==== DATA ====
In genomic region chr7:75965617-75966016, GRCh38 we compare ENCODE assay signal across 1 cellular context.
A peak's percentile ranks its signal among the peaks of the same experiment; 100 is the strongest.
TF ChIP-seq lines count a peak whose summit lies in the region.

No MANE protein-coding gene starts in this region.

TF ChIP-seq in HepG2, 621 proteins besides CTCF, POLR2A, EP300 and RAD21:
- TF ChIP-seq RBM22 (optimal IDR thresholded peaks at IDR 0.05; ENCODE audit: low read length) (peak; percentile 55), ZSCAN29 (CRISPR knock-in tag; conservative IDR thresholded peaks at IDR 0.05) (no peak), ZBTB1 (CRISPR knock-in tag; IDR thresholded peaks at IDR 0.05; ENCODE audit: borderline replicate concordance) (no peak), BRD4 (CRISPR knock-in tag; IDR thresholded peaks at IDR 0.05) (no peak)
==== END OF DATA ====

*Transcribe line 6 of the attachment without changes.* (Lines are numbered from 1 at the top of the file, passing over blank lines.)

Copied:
- TF ChIP-seq RBM22 (optimal IDR thresholded peaks at IDR 0.05; ENCODE audit: low read length) (peak; percentile 55), ZSCAN29 (CRISPR knock-in tag; conservative IDR thresholded peaks at IDR 0.05) (no peak), ZBTB1 (CRISPR knock-in tag; IDR thresholded peaks at IDR 0.05; ENCODE audit: borderline replicate concordance) (no peak), BRD4 (CRISPR knock-in tag; IDR thresholded peaks at IDR 0.05) (no peak)